Mainz University lecturer publishes first comprehensive textbook on the various fields of research and methodologies used in linguistics
8 November 2021
Over the past decades, linguistics has developed into an increasingly interdisciplinary and empirical field of research with numerous sub-disciplines. The current spectrum of linguistic research ranges from computer-assisted data analysis, which can be used for tasks like analyzing texts, to lab experiments exploring, for example, how the brain processes language, and on to field research, including in situ observation of the use of language in different social and cultural contexts. Yet to date there have been no comprehensive teaching materials offering an overview of the various fields of research and their corresponding research methods. Dr. Svenja Völkel of Johannes Gutenberg University Mainz (JGU) and Dr. Franziska Kretzschmar of the Leibniz Institute for the German Language (IDS) in Mannheim, herself a former scientific staff member at JGU, now have co-published a comprehensive textbook to fill that gap. Their book, entitled Introducing Linguistic Research, was recently released by Cambridge University Press. Völkel and Kretzschmar are also self-publishing supplemental online teaching materials.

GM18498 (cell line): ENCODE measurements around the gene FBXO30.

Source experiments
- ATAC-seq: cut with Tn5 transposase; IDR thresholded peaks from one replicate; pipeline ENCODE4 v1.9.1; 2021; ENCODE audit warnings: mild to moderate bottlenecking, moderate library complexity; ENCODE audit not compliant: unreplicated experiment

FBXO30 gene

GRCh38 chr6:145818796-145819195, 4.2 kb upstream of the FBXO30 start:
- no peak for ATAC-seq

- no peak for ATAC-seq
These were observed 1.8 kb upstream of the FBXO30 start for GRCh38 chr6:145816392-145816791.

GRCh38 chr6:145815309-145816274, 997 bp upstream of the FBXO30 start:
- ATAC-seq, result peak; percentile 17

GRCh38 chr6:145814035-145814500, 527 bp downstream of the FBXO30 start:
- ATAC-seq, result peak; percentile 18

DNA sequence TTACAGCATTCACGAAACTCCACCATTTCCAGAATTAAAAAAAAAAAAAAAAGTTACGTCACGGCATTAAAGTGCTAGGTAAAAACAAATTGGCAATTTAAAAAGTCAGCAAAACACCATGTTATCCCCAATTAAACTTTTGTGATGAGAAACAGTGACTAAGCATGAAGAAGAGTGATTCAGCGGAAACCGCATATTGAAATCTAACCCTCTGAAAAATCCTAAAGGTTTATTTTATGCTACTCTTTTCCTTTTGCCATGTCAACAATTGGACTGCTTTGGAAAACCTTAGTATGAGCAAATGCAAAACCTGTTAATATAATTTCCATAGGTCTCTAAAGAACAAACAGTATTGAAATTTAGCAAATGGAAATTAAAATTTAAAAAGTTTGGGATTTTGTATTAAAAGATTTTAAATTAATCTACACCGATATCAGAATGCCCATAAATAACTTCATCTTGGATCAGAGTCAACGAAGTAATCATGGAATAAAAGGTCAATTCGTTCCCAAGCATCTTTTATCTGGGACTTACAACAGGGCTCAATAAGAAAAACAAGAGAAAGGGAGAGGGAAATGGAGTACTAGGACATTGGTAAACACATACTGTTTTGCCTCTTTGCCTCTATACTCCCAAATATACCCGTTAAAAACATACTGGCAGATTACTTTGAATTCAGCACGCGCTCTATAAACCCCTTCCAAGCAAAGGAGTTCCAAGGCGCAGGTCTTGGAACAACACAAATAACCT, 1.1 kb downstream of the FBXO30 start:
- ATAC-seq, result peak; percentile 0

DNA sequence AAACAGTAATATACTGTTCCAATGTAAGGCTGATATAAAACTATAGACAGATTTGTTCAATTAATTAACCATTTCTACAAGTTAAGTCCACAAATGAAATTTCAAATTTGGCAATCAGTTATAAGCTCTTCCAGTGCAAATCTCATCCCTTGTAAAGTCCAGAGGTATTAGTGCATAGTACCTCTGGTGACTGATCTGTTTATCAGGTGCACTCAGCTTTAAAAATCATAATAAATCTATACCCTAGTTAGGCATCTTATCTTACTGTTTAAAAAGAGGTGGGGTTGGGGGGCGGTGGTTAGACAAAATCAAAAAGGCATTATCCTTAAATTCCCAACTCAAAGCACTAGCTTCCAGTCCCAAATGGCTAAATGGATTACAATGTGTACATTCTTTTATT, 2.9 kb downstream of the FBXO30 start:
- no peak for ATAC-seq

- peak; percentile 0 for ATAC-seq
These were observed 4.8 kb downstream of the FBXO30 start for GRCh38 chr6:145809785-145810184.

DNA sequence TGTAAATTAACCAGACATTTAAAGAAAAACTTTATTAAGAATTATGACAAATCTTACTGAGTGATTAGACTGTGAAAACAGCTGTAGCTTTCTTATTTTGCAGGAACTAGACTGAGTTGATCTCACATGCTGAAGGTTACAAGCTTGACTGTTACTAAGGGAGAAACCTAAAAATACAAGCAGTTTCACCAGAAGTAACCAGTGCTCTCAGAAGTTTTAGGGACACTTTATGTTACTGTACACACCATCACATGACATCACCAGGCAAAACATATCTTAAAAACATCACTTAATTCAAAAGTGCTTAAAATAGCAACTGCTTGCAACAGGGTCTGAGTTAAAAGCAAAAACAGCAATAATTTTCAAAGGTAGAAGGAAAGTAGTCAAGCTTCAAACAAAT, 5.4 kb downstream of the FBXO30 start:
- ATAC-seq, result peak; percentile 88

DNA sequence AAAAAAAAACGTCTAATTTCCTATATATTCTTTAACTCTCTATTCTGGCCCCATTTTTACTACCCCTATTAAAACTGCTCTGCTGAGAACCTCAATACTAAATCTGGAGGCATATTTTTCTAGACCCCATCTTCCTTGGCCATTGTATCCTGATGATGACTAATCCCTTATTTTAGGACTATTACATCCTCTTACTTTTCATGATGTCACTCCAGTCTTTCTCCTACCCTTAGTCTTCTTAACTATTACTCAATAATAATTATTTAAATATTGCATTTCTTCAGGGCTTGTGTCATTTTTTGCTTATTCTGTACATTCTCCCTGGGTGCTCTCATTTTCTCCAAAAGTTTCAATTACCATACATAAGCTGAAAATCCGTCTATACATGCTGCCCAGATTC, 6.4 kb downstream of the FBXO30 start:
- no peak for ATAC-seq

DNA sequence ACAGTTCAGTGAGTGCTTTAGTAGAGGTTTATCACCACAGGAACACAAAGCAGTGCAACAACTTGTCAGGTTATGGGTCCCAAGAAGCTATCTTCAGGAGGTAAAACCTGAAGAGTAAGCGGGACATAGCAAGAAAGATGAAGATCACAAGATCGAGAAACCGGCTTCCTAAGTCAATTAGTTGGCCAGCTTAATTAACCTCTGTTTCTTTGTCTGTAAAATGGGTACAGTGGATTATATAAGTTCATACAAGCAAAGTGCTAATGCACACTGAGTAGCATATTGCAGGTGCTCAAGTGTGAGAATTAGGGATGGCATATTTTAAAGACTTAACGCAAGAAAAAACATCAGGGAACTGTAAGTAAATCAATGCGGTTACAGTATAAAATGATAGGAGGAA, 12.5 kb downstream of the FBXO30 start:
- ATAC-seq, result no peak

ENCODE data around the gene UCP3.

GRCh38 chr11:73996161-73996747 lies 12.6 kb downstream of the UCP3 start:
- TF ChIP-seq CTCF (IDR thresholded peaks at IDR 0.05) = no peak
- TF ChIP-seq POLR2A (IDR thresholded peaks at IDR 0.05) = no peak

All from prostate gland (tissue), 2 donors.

Starting point in a project funded by the Gutenberg Teaching Council
The publication traces its origins back to a joint project carried out by Völkel and Kretzschmar in 2014, which was funded by the Gutenberg Teaching Council (GTC), the central institution for promoting teaching at Mainz University. "At that time, we both held research-oriented lectures at JGU and felt the lack of teaching materials offering a comprehensive overview of the fields of research and methodologies in linguistics. The idea was born," said Völkel. "We are very thankful for the support of the Gutenberg Teaching Council, which allowed us to develop the materials. These have since been adopted as a permanent part of the Master's degree program in Linguistics at JGU." Meanwhile, there has been strong interest in the teaching materials outside JGU as well, also from abroad, which led to interest by Cambridge University Press in publishing Völkel and Kretzschmar's book. "The textbook is designed first and foremost for linguistics students in the initial stages of a Master's degree program who are trying to identify their first major research project," concluded Völkel. However, it may be a potentially valuable resource for both Bachelor's degree students and established researchers as well.